Entity bias widely affects pretrained (large) language models, causing them to rely on (biased) parametric knowledge to make unfaithful predictions. Although causalityinspired methods have shown great potential to mitigate entity bias, it is hard to precisely estimate the parameters of underlying causal models in practice. The rise of blackbox LLMs also makes the situation even worse, because of their inaccessible parameters and uncalibrated logits. To address these problems, we propose a specific structured causal model (SCM) whose parameters are comparatively easier to estimate. Building upon this SCM, we propose causal intervention techniques to mitigate entity bias for both whitebox and blackbox settings. The proposed causal intervention perturbs the original entity with neighboring entities. This intervention reduces specific biasing information pertaining to the original entity while still preserving sufficient semantic information from similar entities. Under the whitebox setting, our trainingtime intervention improves OOD performance of PLMs on relation extraction (RE) and machine reading comprehension (MRC) by 5.7 points and by 9.1 points, respectively. Under the blackbox setting, our incontext intervention effectively reduces the entitybased knowledge conflicts of GPT3.5, achieving up to 20.5 points of improvement of exact match accuracy on MRC and up to 17.6 points of reduction in memorization ratio on RE.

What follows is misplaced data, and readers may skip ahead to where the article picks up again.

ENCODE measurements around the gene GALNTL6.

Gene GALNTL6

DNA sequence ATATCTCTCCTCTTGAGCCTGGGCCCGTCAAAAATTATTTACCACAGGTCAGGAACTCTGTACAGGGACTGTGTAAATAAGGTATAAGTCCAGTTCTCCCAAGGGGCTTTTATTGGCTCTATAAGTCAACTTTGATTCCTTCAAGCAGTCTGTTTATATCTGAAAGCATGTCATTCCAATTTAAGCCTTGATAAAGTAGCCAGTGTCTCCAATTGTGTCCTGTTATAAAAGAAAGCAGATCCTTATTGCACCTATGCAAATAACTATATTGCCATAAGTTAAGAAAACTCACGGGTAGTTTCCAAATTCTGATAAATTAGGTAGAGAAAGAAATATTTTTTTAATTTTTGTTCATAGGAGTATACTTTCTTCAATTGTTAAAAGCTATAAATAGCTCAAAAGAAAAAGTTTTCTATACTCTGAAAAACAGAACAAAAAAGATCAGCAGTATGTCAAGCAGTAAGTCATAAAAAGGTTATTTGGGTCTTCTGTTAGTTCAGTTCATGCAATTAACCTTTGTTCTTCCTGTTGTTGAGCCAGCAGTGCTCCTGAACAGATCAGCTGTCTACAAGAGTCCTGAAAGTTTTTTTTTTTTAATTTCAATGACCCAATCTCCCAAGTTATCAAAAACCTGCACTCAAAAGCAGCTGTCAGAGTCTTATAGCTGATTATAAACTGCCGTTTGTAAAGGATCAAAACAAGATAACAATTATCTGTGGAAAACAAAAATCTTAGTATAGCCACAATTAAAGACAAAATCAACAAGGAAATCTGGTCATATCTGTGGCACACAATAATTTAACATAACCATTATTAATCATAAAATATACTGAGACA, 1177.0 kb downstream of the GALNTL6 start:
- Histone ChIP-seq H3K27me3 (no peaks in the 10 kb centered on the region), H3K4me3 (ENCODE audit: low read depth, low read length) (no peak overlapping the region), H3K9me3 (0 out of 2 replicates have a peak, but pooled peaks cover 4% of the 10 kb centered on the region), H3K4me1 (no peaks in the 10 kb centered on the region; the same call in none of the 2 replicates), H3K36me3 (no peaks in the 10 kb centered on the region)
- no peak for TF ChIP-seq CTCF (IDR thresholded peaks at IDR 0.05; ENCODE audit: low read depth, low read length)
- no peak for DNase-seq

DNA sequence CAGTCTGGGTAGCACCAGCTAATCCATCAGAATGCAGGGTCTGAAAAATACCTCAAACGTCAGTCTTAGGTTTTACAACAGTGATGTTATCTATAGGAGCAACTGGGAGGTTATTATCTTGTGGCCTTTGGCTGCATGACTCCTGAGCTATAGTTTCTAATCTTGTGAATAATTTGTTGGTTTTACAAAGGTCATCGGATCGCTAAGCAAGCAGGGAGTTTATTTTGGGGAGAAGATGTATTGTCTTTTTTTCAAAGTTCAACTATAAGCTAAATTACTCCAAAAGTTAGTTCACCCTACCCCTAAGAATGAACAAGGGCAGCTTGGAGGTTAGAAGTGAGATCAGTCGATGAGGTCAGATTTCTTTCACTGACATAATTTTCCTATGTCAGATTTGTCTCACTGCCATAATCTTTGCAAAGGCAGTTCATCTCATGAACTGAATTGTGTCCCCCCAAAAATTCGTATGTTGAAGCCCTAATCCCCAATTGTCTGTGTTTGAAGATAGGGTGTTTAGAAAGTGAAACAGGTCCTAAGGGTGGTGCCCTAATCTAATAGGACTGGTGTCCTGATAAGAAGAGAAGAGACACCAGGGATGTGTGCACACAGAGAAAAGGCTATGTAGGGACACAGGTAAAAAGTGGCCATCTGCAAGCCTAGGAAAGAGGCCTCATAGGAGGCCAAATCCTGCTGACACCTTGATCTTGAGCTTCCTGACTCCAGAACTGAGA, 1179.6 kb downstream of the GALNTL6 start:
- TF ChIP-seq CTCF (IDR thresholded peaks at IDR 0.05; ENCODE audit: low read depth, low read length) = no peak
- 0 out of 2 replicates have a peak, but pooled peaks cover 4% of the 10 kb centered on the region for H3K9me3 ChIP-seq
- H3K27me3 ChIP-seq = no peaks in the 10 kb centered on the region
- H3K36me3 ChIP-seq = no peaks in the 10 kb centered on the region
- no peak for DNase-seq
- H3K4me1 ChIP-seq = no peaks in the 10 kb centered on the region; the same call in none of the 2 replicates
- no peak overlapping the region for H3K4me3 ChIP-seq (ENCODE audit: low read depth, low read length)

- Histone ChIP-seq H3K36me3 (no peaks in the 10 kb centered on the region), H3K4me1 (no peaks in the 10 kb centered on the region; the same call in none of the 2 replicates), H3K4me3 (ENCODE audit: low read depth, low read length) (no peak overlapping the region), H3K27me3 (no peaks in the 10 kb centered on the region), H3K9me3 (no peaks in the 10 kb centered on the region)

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A Causal Lens for Peeking into Black Box Predictive Models: Predictive Model Interpretation via Causal Attribution
With the increasing adoption of predictive models trained using machine learning across a wide range of highstakes applications, e.g., health care, security, criminal justice, finance, and education, there is a growing need for effective techniques for explaining such models and their predictions. We aim to address this problem in settings where the predictive model is a black box; That is, we can only observe the response of the model to various inputs, but have no knowledge about the internal structure of the predictive model, its parameters, the objective function, and the algorithm used to optimize the model. We reduce the problem of interpreting a black box predictive model to that of estimating the causal effects of each of the model inputs on the model output, from observations of the model inputs and the corresponding outputs. We estimate the causal effects of model inputs on model output using variants of the Rubin Neyman potential outcomes framework for estimating causal effects from observational data. We show how the resulting causal attribution of responsibility for model output to the different model inputs can be used to interpret the predictive model and to explain its predictions. We present results of experiments that demonstrate the effectiveness of our approach to the interpretation of black box predictive models via causal attribution in the case of deep neural network models trained on one synthetic data set (where the input variables that impact the output variable are known by design) and two realworld data sets: Handwritten digit classification, and Parkinson's disease severity prediction. Because our approach does not require knowledge about the predictive model algorithm and is free of assumptions regarding the black box predictive model except that its inputoutput responses be observable, it can be applied, in principle, to any black box predictive model.
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 NSFPAR ID:
 10287271
 Date Published:
 Journal Name:
 ArXivorg
 ISSN:
 23318422
 Page Range / eLocation ID:
 https://arxiv.org/abs/2008.00357
 Format(s):
 Medium: X
 Sponsoring Org:
 National Science Foundation
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